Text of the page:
Now that the legal train is going down the track and the core business is cash flow positive [gross margin of $8.8 million on $10.5 million in Unix revenue for the third fiscal quarter, ended July 31], I'm spending about a third of my time on the lawsuit, a third on the core business and a third looking at new growth opportunities. We are confident in our legal case and believe that once our claims are heard, we can focus on innovations and technologies for where we go next.

So the future business strategy is closely tied to what happens in court?

It really is. Our revenue line has been going south since 2001, when IBM pulled the plug on a joint development project with us [which began in 1998] and Linux began to take off. We feel that we got pushed into a corner. We either lie down and die or fight back and defend our rights. We believe those IP rights have significant value. Since taking that fight into the judicial system, we have come under extreme attack. We just want our case to be heard, and we are confident that we will prevail. At one time, we had a $250 million revenue stream, and we're capable of scaling back up to that size relatively quickly once we can focus on growth again.

How have you pressed for Linux licensing fees?

We racked up more than $20 million in license fees in the 2003 fiscal year, and we think we're well positioned for the future, based on our copyright ownership. But in January, after Novell filed registrations that created a conflict with those we had on file in the copyright office, we filed a "slander of title" suit against Novell. Now IBM, Novell and thousands of their allies around the world are posting messages on the Internet saying that Novell really owns the copyrights. That has had a chilling effect on our licensing program, and we're working to get these issues resolved.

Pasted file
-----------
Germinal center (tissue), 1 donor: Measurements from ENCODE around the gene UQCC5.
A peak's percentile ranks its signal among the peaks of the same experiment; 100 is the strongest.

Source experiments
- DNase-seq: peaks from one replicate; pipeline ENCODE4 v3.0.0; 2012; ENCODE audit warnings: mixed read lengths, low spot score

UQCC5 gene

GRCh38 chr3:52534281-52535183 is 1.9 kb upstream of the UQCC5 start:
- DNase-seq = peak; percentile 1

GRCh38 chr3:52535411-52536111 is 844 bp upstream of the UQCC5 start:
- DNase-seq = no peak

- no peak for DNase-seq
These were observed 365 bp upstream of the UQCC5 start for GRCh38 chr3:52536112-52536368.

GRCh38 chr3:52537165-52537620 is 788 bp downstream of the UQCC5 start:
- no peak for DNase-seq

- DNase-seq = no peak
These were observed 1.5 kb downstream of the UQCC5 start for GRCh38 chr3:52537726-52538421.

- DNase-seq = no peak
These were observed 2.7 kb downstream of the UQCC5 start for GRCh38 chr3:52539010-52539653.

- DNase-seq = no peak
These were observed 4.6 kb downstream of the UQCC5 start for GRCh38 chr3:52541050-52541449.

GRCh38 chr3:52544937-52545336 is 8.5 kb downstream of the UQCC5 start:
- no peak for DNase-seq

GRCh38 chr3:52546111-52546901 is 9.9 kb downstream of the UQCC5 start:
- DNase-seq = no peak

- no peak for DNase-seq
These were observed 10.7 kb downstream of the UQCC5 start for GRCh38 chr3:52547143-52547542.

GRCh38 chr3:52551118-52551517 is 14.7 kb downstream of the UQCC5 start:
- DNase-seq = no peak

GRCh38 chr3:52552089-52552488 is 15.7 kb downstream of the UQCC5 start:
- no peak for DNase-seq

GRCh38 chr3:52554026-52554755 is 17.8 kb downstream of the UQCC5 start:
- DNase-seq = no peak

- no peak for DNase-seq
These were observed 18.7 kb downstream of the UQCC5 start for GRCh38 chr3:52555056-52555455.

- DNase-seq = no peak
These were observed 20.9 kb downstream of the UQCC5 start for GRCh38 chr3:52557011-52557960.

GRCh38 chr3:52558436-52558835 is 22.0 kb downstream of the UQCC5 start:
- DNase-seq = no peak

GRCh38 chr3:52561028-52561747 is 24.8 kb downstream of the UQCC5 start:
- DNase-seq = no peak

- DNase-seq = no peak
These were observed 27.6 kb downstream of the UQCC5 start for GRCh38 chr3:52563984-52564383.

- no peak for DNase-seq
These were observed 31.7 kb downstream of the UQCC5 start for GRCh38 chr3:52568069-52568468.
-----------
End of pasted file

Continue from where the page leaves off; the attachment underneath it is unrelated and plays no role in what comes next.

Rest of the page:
How exposed are corporate users to Linux actions?

We have some companies coming in asking for licenses to run Linux. We do not offer or sell a license to run Linux; it's for the right to use our intellectual property, which others have improperly put into Linux. Our license thus provides safety to the end user from any issues we have. Other companies are taking a wait-and-see approach with respect to the litigation. In terms of direct action, we have filed an illustrative lawsuit against AutoZone for copyright infringement for their use of Linux, and pending further developments in that action, we are not actively addressing these issues with companies.

Has the notoriety helped SCO, all in all?

The market cap was $6 million when I joined; now it's $60 million. Of course, in the other corner you have IBM at $160 billion. But we get attention because of who we're fighting against and what side we're on: We have Unix contracts that AT&T wrote 20 years ago, which are very powerful, and we are just in the process of enforcing those property rights. We're in the heavyweight division now and had to toughen up a bit. We're going to win this, or we're going to die trying.